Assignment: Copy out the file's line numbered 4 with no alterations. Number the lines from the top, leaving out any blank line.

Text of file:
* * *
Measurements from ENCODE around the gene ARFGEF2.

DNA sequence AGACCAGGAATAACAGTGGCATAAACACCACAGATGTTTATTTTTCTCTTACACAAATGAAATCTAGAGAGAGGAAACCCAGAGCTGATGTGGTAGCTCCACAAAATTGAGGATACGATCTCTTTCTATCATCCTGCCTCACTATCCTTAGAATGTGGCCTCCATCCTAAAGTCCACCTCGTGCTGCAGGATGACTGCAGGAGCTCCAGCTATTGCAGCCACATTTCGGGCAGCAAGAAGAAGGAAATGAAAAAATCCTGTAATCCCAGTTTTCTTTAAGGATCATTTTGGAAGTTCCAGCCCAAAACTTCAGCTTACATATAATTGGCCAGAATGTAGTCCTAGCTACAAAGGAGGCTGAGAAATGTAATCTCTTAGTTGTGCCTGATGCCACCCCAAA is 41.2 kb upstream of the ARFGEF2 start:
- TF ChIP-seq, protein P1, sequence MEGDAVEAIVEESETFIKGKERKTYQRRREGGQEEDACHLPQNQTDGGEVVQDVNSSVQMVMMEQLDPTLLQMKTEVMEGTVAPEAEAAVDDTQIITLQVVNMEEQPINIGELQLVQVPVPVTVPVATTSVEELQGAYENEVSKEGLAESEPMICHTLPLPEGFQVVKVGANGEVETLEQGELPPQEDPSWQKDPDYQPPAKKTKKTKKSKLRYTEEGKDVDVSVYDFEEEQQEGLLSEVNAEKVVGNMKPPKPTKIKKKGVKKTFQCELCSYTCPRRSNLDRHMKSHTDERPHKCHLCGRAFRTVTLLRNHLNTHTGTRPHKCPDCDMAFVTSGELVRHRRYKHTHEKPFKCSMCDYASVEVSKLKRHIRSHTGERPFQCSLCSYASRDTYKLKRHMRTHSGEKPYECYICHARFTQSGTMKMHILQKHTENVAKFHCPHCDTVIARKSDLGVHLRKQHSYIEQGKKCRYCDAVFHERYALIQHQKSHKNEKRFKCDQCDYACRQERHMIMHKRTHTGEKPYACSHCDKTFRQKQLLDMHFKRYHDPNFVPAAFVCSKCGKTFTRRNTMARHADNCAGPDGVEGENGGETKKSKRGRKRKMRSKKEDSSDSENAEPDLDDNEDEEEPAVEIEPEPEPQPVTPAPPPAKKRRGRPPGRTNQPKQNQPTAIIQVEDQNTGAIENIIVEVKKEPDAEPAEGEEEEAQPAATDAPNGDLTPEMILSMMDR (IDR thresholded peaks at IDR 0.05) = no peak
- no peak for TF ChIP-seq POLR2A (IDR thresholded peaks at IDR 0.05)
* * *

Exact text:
- no peak for TF ChIP-seq POLR2A (IDR thresholded peaks at IDR 0.05)